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atari adventure
Written by  :  3ND3R (10)
Written on  :  Apr 11, 2005
Platform  :  Game Boy Advance
Rating  :  5 Stars5 Stars5 Stars5 Stars5 Stars

6 out of 6 people found this review helpful

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One of the Best Games for the GBA

The Good

Almost everything.

The Bad

It has less dungeons that previous Zelda titles, and fans may not like the new Kinstone system.

The Bottom Line

The Legend of Zelda: The Minish Cap was developed by Capcom (yes, Capcom) and published by Nintendo on January 10th, 2005.

So it turns out that Vaati’s intentions aren’t all that great. He turns Princess Zelda to stone and Link gets sent on a quest to retrieve a legendary sword forged by the Picori that can restore her. Why Link? Apparently, only children can see the Minish world of the Picori. And not only are the Picori invisible to adults, they’re also very, very small.

Everything about The Minish Cap is good. Like the music. Mixes range from the NES Legend of Zelda all the way to tunes from Ocarina of Time; many of the sound samples take their cues from Ocarina of Time and the Wind Waker respectively. If you find enough of a particular item you can unlock a means of hearing every song in the game, I was actually surprised to hear how close in quality the songs are to their console counterparts. I don’t know if the GBA’s sound capabilities are being maxed out or if the console sound is severely under utilized. Link’s little boy yell is ever present and sounds nearly as good as it does on GCN. Which is good.

Minish Cap is one of the best looking games on the GBA to date, taking after the toony Wind Waker style. Which is good. Many of the puzzles in this game require Link to shrink to Picori size. Watching out for the tiny Minish world while stomping around Hyrule brings a whole new dimension to the Zelda series. Minish Cap’s over-world is incredibly lush as a result, and when Link shrinks to Picori size you see just how much went into the level design. You’ll find yourself walking under gigantic leaves, climbing up gigantic bookcases, and treading the rafters of houses that are home to colonies of Picori. The trade-off is that Minish Cap doesn’t feature quite as many dungeon levels as previous Zelda titles, about six in all.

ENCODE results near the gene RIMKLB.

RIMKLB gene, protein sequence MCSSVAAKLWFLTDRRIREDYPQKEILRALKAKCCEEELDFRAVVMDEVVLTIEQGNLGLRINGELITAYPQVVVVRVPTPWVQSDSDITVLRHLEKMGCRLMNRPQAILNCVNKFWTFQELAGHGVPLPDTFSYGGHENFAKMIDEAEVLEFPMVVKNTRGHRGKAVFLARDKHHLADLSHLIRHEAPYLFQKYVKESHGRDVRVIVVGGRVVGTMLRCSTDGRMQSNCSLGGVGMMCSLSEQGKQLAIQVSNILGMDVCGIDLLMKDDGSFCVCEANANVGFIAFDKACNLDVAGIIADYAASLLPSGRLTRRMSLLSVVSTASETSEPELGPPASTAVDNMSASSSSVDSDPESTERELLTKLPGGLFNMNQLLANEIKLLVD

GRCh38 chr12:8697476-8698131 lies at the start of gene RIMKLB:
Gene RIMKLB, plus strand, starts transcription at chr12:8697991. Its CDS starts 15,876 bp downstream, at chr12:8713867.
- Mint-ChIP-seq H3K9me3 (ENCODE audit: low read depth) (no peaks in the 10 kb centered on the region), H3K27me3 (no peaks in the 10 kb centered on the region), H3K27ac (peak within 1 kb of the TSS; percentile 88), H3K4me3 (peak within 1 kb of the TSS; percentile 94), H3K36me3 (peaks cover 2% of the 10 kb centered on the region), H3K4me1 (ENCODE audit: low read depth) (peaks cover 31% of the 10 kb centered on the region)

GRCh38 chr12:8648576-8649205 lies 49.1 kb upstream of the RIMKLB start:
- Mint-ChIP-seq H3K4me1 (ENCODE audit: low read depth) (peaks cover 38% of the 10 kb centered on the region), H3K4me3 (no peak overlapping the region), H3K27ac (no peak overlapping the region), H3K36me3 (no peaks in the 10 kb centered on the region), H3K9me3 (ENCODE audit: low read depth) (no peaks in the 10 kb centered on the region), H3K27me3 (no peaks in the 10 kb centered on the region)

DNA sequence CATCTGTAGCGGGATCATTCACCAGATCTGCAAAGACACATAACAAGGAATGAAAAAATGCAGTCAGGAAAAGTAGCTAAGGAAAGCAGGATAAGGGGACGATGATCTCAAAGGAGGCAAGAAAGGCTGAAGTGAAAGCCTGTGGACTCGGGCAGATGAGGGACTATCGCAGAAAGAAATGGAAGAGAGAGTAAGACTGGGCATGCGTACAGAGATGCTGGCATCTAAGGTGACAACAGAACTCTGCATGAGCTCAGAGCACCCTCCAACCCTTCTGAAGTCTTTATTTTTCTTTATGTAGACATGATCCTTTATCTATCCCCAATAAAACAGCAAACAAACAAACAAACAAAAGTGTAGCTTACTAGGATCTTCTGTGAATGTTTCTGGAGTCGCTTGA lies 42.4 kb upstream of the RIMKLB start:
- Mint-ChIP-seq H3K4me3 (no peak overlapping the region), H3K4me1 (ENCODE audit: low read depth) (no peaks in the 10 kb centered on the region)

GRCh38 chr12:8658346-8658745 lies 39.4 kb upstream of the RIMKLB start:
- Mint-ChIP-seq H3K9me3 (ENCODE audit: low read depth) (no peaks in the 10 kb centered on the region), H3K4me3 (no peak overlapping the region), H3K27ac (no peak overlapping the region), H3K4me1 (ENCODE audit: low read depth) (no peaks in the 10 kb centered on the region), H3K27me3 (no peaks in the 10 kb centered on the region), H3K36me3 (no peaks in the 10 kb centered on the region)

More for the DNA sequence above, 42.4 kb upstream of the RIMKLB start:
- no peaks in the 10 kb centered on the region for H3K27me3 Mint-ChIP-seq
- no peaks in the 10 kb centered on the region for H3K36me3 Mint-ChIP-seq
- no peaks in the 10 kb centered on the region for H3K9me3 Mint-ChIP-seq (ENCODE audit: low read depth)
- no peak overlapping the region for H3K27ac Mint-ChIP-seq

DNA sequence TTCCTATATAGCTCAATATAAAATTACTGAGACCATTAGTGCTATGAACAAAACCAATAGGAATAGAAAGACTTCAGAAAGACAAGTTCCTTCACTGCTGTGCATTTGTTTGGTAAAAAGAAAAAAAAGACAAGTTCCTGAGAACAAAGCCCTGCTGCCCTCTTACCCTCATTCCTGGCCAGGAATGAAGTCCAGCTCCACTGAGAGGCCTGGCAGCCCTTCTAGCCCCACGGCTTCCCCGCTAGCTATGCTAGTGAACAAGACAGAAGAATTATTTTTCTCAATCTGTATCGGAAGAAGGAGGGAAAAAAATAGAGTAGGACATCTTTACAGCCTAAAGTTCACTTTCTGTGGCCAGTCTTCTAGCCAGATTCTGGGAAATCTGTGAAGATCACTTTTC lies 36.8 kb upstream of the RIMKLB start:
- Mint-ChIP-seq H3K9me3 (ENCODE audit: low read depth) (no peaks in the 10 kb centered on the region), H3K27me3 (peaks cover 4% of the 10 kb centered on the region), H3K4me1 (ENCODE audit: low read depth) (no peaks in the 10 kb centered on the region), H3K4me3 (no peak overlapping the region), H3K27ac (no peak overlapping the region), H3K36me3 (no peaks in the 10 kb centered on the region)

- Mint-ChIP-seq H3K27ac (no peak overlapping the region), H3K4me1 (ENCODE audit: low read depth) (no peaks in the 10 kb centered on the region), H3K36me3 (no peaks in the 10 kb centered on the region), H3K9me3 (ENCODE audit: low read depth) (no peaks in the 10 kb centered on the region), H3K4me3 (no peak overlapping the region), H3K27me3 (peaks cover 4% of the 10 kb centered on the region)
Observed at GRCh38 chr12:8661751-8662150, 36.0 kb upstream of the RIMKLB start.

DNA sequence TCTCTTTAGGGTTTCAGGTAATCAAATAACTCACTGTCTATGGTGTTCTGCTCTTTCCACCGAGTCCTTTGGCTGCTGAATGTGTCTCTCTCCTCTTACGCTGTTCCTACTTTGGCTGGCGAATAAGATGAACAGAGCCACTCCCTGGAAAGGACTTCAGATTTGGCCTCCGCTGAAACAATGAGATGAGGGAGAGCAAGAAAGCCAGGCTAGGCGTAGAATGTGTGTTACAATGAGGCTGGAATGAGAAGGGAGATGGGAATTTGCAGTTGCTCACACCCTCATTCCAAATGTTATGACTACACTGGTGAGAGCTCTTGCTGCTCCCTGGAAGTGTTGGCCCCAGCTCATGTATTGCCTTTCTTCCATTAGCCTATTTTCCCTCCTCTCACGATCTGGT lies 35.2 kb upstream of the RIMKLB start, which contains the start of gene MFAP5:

Shrinking aside, Minish Cap sticks close to the Zelda formula and plays just like you’d expect a Zelda game to play. (Good.) Basically, discovering the secrets of any given area hinges on the finding of certain items. Familiar items like the bow, and the bomb return. But there are also new additions like the Gust Jar, which allows you to vacuum up objects and enemies and clear away dust. Play mechanics remain largely the same as in previous installments, but there are some new puzzles that require Link to replicate himself. Another important new feature is the Kinstone; magical medallion halves that you can fuse together with the halves of NPC’s to uncover necessary and unnecessary secrets.

Because such emphasis has been placed on over-world exploration and the finding of Kinstones, it takes quite a while to find every last secret in Minish Cap. If you’re not into finding the little treasures that this game offers you’re still in for quite a good game. So much has gone into creating the Minish world in conjunction with Hyrule that even those who aren’t fond of collecting treasure will be sucked in. You won’t be able to resist climbing a beanstalk just once, or digging out an entire cave just to make sure you didn’t miss anything. This is certainly one of the best GBA games there is, not mention one of the best (goodest?) 2D Zelda games ever. I hope it’s not the last. A

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